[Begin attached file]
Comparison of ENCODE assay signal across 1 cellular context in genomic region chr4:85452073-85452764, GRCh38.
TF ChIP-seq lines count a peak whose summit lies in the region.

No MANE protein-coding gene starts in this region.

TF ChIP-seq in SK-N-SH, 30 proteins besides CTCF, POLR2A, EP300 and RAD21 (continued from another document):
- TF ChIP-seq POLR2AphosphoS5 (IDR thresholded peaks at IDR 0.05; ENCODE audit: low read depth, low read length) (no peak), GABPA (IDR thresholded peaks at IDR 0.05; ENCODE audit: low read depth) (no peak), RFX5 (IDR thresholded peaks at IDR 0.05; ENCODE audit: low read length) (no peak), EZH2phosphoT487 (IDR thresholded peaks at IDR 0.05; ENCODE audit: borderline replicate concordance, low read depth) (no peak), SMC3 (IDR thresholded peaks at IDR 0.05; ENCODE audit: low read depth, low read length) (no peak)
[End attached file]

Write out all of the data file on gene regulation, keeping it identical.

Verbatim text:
Comparison of ENCODE assay signal across 1 cellular context in genomic region chr4:85452073-85452764, GRCh38.
TF ChIP-seq lines count a peak whose summit lies in the region.

No MANE protein-coding gene starts in this region.

TF ChIP-seq in SK-N-SH, 30 proteins besides CTCF, POLR2A, EP300 and RAD21 (continued from another document):
- TF ChIP-seq POLR2AphosphoS5 (IDR thresholded peaks at IDR 0.05; ENCODE audit: low read depth, low read length) (no peak), GABPA (IDR thresholded peaks at IDR 0.05; ENCODE audit: low read depth) (no peak), RFX5 (IDR thresholded peaks at IDR 0.05; ENCODE audit: low read length) (no peak), EZH2phosphoT487 (IDR thresholded peaks at IDR 0.05; ENCODE audit: borderline replicate concordance, low read depth) (no peak), SMC3 (IDR thresholded peaks at IDR 0.05; ENCODE audit: low read depth, low read length) (no peak)